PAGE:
Unless a grain of wheat falls into the earth and dies, it remains just a single grain; but if it dies, it bears much fruit.
John frequently works with the theme of death and resurrection, noting that change is a series of stops and starts. Life is rarely a smooth line; it includes lots of small deaths and new beginnings, constant change many would say. Years ago Hegel described life as a continual process of transformation, what he outlined as the constant process of thesis, antithesis and synthesis. The synthesis becomes the new thesis and the process goes on. Marx took that work and described an on-going class conflict while others use Hegel’s theory to describe the process of personal change. Jesus spoke of a life coming out of death, like the grain of seed that first must die before it can flourish.
One of the skills of navigating change is to be able to say goodbye to the old. Years back, when our circle of friends were first having children, I remember one very misguided couple boldly announcing that they had decided to have a child and they had also decided that it would not change anything currently important in their lives. We looked at them, thought about being gentle, decided against that and howled in laughter and scorn. “You are idiots; everything changes,” we told them, “and you’d better be ready for it.”
In all those big changes, the wise say goodbye in order to welcome the new. The adolescent says goodbye to being a child and enters young adulthood. Those who can’t say goodbye get into all kinds of trouble. And on and on, in all of these transitions – single to married, childless to children, health to sickness. We say goodbye to one part of life in order to embrace the next.
Part of dealing with change is learning how to do it. Many of our military families and others who move a lot, like former days of IBM employees (by the way that stood for “I’ve been moved”) learn some skills in change. I recall Courtney Bass, married to Navy man, Bill Bass, had a plan in each transition: in the first week she would enroll the kids in public school, get library cards and find the Presbyterian Church. She managed life quite well. It is the formula: think, pray and act. Walk the beach then make a plan. Leave the sanctuary and hit the street.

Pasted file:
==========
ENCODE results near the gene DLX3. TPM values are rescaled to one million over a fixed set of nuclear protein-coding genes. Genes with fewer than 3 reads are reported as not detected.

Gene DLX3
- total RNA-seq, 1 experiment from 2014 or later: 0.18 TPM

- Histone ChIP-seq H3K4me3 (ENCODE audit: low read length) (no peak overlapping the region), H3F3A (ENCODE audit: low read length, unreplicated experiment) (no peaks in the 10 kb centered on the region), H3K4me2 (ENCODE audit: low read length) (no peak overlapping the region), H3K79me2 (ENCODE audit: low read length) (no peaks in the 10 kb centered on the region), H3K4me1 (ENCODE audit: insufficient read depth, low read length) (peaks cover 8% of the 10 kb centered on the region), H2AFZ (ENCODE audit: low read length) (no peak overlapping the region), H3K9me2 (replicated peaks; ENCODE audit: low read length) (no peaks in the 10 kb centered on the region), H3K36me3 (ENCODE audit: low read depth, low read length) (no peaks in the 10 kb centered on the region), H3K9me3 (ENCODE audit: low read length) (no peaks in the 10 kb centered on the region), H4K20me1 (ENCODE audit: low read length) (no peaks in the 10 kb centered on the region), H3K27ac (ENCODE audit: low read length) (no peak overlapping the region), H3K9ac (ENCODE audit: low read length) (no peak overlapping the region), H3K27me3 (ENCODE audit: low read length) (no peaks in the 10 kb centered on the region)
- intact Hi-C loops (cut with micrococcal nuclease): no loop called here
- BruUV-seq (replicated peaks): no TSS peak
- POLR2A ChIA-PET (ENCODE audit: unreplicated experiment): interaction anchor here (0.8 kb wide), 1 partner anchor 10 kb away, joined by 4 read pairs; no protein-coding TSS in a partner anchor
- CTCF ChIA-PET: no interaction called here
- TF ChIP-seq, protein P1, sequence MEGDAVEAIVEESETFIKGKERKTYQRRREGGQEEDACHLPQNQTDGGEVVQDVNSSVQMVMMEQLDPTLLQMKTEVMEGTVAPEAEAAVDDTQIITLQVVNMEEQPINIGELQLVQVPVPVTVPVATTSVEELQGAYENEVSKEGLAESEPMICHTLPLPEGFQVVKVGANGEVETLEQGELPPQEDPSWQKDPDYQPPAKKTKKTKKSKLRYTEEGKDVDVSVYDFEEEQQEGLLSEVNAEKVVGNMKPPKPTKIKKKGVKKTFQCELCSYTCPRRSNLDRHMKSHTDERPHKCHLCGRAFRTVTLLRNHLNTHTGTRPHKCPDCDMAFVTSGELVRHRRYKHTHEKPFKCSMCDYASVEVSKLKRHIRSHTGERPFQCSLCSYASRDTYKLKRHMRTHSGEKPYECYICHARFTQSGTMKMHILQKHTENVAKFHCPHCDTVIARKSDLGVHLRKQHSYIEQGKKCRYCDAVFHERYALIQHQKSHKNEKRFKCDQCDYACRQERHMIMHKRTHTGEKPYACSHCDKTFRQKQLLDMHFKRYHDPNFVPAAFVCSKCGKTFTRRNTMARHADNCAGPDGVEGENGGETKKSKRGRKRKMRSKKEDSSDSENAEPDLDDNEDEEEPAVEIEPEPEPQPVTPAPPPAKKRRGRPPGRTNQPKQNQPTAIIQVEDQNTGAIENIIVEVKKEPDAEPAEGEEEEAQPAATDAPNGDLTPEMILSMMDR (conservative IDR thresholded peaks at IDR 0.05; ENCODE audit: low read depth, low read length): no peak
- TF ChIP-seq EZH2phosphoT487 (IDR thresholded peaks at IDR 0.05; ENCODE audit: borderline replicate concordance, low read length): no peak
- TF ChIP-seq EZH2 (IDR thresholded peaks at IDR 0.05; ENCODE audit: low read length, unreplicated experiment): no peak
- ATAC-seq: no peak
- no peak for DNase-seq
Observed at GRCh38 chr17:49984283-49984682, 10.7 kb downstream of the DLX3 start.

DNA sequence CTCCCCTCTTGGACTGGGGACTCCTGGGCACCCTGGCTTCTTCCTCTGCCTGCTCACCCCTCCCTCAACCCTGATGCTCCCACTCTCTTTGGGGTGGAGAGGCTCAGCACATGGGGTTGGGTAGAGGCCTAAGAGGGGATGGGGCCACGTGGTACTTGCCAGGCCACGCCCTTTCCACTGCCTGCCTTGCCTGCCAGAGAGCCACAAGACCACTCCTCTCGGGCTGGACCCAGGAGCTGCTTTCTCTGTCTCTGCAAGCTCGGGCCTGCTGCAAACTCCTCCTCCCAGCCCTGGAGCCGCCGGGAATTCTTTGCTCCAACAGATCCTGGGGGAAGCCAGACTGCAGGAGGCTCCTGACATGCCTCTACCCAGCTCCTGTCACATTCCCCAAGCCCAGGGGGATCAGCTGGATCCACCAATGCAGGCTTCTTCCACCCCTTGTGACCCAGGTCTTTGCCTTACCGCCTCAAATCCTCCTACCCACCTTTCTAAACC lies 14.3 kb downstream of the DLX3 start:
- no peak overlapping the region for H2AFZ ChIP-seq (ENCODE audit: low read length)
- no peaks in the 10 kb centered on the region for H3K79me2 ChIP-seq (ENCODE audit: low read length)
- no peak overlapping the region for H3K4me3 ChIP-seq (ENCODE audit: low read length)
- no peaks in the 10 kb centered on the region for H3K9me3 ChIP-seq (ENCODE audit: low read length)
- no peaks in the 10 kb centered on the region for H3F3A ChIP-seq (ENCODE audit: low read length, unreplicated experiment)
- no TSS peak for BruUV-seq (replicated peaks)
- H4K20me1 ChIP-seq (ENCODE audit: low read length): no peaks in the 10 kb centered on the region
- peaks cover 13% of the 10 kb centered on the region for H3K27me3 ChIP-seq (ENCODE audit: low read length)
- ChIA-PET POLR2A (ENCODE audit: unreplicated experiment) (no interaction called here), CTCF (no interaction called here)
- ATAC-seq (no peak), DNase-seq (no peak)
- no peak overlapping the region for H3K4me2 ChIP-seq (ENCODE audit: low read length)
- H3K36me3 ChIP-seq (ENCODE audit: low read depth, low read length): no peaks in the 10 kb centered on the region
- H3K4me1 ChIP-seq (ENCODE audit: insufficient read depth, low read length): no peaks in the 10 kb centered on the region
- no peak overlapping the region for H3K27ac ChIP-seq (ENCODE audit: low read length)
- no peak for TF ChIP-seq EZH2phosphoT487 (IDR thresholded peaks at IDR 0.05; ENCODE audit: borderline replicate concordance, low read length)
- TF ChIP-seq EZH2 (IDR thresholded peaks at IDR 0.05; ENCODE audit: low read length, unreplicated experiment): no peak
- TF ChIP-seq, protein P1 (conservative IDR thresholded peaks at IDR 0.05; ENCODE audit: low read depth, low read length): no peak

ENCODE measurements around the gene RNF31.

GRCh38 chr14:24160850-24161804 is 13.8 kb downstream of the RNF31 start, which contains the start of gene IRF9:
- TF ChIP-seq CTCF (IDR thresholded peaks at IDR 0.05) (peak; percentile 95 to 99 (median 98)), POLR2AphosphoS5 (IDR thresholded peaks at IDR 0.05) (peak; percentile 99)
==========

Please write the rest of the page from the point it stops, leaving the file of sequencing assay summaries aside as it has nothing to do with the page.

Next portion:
Yet, beyond skill levels, we are prone to ask: where is God in this mix of change? I went back to school some years ago when Jack and Susan raised questions that I could not answer in confidence. Both were highly committed Christians with deep ties to the church but they held very different perspectives on how God relates to us and effects change. Jack believed that God had given us the world and pretty much stepped out. As he said, “We’re on our own to do with it what we want. We can make something of it or blow it.” In contrast, Susan, who was suffering from cancer, said this, “I firmly believe that when God created me God set the day that I would die. It is in God’s hands, not the doctor’s, the cancers, or anything else.” When it comes to God and change I don’t agree with either Jack or Susan even though they had worked out a faith that made sense and gave them support and drive.
Where is God in the midst of change? I believe that God is a constant force for good, a power that pulls and coaxes but does not control. We are neither robots on a predetermined course nor alone in the universe to find our own way. God is a constant spiritual presence guiding us towards harmony and complexity, justice and love. God’s power is real but not unilateral, ever present but not controlling. We are free entities within a dynamic relationship with one another and with God. So, as we pray, “God is our refuge and strength” we follow Jesus’ urging that we strive for the kingdom of God.
We can be confident in the midst of change, not because the course is set, but because God is with us. And we can trust. When I am unsettled in change, I’ll walk the beach or take in the ancient rocks and mesas of the mountains or simply sit in our chapel and look up at the old wooden beams in the ceiling. The age and depth of these holy places remind me that God is much bigger than my life and that God’s time holds my time. For even in that most monumental of change when we close our eyes, take our last breath and join our ancestors we know that in life and in death we are God’s. God’s love is everlasting. That, ultimately, is the ground of our trust in the midst of change.